. Adapting with the times: handshake alternatives | Meetings & Conventions Asia

Adapting with the times: handshake alternatives

MICE experts share their thoughts on how to greet each other at meetings

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Nouveau ways of greeting each other. Credit: Yon Loo Lin School of Medicine

SINGAPORE - The push to adapt our societal greeting practices in the wake of COVID-19's spread has prompted many to provide handshake alternatives. MICE experts shared their thoughts on how to replace handshakes and what they think is the more appropriate thing to do when we greet each other at meetings.

Ms Kathy O'Brien, MD, Red Shoe Communications, said: "Hello' is a crucial moment for a meeting planner.  First impressions are formed, the tone is set. Here's a good way to make the other person feel safe: Stop at arm's length; align your shoulders to the other person's; offer a bright smile and greeting; and make a slight bow.

"If even a modest bow is just too formal for you, stand straight and tall and focus on that warm smile. You'll send a welcoming message while making the other person feel safe.  

"If it's someone you know well, offer 'the elbow' or 'the footshake' and giggle about it together. Most important of all: focus your attention on the other person, and adapt to him or her. Set the tone for a good meeting."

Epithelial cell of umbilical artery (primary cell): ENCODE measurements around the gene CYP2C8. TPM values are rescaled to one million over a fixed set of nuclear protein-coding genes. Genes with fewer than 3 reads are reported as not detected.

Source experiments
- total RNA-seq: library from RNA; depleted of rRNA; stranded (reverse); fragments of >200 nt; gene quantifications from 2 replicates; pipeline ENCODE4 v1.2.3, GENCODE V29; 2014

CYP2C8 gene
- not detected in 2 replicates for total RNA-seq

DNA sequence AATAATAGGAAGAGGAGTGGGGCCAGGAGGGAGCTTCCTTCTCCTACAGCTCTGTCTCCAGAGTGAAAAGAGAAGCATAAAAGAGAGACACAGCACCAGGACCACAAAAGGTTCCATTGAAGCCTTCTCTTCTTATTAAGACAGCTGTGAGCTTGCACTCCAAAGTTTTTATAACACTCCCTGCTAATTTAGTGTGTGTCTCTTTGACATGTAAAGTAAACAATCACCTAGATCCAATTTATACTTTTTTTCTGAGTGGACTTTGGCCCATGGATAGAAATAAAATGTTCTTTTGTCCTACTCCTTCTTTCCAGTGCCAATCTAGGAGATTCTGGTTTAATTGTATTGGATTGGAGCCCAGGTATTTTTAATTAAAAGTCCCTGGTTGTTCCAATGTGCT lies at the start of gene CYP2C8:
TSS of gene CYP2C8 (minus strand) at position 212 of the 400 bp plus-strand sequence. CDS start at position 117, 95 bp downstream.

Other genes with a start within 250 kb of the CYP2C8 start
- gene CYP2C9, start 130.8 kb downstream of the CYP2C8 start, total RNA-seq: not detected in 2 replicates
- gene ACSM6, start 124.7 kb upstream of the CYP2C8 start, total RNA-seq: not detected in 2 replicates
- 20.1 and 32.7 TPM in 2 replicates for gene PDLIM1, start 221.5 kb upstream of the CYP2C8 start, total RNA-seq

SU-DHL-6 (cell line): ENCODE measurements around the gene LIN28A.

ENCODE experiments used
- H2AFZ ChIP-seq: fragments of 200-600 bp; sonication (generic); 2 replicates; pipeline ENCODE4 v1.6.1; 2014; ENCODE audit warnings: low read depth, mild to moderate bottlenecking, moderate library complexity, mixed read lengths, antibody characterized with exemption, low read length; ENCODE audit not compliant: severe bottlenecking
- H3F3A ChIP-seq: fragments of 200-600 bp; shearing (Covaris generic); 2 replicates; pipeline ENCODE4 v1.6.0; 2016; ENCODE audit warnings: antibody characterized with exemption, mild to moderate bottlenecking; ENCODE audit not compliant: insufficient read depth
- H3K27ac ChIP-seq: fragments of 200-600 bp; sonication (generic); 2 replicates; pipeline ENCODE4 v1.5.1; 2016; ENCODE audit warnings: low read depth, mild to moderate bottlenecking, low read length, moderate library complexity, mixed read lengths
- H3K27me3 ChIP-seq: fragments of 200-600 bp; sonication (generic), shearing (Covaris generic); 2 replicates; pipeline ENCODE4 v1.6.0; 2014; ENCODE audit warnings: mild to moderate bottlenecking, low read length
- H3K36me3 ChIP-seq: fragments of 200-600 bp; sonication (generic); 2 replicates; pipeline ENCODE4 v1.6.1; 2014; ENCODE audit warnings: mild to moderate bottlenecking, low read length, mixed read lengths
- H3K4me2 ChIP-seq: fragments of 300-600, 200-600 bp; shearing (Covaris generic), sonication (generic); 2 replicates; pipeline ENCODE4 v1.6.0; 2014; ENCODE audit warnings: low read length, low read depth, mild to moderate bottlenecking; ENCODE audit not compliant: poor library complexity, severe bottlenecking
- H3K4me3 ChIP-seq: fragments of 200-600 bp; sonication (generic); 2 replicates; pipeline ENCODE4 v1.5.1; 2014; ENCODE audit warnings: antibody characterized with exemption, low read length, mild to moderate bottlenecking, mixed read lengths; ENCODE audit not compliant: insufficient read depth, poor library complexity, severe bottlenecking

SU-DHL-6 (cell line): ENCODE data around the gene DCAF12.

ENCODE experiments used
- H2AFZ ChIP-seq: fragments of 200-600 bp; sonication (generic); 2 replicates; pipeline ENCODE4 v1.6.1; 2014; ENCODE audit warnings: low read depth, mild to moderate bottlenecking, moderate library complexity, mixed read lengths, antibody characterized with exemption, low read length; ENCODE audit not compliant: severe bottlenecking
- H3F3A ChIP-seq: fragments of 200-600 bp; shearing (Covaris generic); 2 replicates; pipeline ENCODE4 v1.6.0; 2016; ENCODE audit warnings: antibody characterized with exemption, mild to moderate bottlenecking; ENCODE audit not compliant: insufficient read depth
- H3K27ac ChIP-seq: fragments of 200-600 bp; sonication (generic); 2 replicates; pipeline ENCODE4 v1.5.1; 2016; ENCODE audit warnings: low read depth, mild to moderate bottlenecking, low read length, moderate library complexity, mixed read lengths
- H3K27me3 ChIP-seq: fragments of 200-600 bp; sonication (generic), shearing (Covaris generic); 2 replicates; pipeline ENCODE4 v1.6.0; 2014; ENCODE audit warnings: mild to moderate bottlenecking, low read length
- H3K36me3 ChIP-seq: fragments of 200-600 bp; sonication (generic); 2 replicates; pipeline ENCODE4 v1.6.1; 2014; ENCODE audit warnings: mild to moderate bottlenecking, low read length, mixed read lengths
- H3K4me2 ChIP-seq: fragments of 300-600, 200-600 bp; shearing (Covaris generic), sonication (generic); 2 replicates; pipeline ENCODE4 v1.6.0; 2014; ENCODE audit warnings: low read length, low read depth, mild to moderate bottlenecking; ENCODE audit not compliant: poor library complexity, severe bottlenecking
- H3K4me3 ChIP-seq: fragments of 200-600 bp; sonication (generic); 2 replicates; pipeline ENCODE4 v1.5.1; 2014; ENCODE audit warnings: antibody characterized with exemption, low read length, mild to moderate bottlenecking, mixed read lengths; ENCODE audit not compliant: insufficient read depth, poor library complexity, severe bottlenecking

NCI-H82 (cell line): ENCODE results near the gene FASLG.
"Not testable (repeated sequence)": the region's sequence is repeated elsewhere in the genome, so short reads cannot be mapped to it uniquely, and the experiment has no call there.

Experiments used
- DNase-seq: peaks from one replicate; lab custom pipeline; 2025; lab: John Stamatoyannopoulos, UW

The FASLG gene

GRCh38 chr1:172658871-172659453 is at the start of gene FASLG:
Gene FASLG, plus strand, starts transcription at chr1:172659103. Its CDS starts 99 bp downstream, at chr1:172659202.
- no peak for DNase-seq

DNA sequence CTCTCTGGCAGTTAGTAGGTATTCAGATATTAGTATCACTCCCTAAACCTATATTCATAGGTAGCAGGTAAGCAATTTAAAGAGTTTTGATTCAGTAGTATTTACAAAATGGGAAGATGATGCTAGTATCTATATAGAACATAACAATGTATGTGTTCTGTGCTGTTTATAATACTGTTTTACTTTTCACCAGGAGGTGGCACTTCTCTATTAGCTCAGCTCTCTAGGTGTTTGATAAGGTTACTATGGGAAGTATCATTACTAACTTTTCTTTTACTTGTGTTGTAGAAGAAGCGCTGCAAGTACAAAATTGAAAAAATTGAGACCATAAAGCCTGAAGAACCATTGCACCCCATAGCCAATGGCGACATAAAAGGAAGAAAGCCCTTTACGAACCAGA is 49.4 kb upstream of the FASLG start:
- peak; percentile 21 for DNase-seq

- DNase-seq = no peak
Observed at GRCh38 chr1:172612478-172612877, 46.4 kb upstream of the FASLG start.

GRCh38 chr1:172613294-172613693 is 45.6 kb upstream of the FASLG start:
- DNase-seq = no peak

International Association of Professional Congress Organisers (IAPCO) CEO, Mr Martin Boyle, said: " If people are having a more formal meeting in a closed environment, I think it is more appropriate to just be open with the person you are greeting by informing them that you respect their health and wellbeing and, as such, would prefer to avoid the handshake or kiss as opposed to assuming that they will understand the 'foot shake' or 'elbow touch' right away.  

"If in a group setting or gathering, perhaps (meeting planners should) even go so far as having posters up at registration or front doors of a meeting venue with graphics and information. Keep things as simple and easy for everyone to adhere to. Back to the good 'ol wave and smile, I think is always appropriate and universally understood," said Mr Boyle.

Ms Catherine Chaulet, president & CEO of Global DMC Partners, said it was the time for bad habits to be changed. "Clearly, the less we touch, the less exposed to the virus we may be. My advice to MICE industry professionals would be to focus on washing hands diligently and regularly, and just as importantly - not touch one's face. For those who bite their nails, it is a good time to change this habit."

She said meeting planners can initiate creative and fun ways of communicating how greetings could be done. "The rule here is to communicate in advance that this is how you plan to greet to prevent any awkward moment. It is time to lighten the mood while introducing fun ways to better protect ourselves," she said. Some of her suggestions include the Star Trek greeting (Vulcan salute), scout greeting, curtsy or the hand-on-the-heart way.